Mindfulness is the latest buzzword in psychology and self-help books. “Basically it’s a state of awareness where one is fully attentive to the present moment and it can be practised through meditation,” psychologist Sarah Edelman says.
Enter Japanese gardens: with their tranquil, meditative feel, they are the perfect fit for this centuries-old Buddhist tradition. And the good news for space-challenged urbanites is that they work well in confined areas such as courtyards or balconies.
Eastern suburbs resident Jennifer Markham was keen to transform her sloping 25-metre by four-metre front lawn, so she consulted oriental garden specialist, Ken Lamb, from Imperial Gardens in Belrose.
“The basis of classic Japanese gardens is to represent a miniaturised panoramic landscape that depicts a journey from the mountains to the sea,” Lamb explains.
All the elements such as layered evergreen and deciduous plantings, craggy rocks, fish ponds, bamboo spouts and raked gravel, contribute to the picture.
For Markham, Lamb designed granite steps flanked by two temple lions as a lead-in. “The garden doesn’t present as one complete vista. A lot is hidden; you have to stroll into it to see what most of it is about,” he says.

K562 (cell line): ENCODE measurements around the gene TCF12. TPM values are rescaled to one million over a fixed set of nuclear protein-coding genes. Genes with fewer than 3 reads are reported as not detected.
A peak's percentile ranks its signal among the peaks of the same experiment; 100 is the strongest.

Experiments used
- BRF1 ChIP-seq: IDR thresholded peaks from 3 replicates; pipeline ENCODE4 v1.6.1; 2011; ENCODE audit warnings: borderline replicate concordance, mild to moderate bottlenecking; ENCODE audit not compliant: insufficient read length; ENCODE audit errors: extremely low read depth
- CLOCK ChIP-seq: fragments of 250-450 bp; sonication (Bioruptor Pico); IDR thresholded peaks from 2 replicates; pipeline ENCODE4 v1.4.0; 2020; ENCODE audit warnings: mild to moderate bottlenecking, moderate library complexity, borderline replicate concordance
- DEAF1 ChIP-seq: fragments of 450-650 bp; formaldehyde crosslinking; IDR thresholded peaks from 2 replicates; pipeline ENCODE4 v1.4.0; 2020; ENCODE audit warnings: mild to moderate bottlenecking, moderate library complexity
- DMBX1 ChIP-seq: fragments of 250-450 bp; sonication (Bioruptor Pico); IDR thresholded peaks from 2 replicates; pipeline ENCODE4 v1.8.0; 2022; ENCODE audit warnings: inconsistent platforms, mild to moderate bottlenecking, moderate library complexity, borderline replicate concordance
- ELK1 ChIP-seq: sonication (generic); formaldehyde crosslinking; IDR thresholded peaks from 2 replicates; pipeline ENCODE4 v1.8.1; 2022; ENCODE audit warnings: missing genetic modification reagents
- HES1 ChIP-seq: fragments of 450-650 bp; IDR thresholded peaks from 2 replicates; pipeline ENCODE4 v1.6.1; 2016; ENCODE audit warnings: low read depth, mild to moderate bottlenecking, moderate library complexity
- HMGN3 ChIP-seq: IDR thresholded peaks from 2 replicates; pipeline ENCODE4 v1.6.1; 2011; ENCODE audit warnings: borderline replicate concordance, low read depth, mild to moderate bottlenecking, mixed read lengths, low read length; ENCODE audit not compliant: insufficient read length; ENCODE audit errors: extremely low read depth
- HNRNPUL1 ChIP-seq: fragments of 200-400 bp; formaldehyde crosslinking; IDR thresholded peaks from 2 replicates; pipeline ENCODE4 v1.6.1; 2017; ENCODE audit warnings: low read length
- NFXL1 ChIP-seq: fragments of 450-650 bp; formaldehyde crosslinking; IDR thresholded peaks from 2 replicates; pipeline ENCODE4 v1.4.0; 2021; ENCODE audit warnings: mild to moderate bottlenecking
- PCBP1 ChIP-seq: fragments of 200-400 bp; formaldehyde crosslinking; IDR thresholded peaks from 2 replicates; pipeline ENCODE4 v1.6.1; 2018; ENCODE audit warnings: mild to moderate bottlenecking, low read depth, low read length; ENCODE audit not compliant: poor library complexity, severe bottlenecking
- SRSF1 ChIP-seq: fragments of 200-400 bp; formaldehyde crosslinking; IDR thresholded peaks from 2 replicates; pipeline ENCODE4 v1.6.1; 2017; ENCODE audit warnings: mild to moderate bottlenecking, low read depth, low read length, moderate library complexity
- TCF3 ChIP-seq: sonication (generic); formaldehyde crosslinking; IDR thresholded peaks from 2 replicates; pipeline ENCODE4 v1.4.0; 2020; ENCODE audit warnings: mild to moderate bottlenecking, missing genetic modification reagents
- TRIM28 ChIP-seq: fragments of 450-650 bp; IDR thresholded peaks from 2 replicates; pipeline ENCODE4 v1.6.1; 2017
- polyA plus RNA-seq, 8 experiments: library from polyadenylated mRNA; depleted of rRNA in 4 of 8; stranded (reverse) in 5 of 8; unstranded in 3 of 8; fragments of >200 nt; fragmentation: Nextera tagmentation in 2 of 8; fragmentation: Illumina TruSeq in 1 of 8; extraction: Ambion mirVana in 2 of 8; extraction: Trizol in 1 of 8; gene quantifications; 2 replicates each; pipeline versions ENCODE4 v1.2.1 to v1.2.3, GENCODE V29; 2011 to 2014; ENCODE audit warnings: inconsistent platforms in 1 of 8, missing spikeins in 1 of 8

Water is an important component in any Japanese garden so there is a pond complete with a trickling waterfall that adds movement and sound. The pond represents a lake and the large rocks behind it suggest a mountain range.
A curved granite bridge crosses over a pathway of crushed white quartz which symbolises a dry riverbed. The granite stepping stones that run along the edge of the path make this a wonderful place for a walking meditation.
While a garden such as Markham’s is idyllic, it is possible to create a meditation area indoors. Artist Anna Dudek converted a small, former office into a “sacred space for taking time out”. Two chairs with plump cushions, a vase of fresh flowers and a Buddha artwork induce calm.
You can follow her lead even in the corner of a room. Keep the area free from electronic devices and add incense, candles, a silk scroll with inspirational sayings or a Buddha statue (Hidden Orient sells bronze, timber or granite Buddhas). Whether inside or out, DIY or custom-made, it is possible to create a Zen zone that is perfect for mindful matters.
Story by Judy Barouch, story source: www.domain.com.au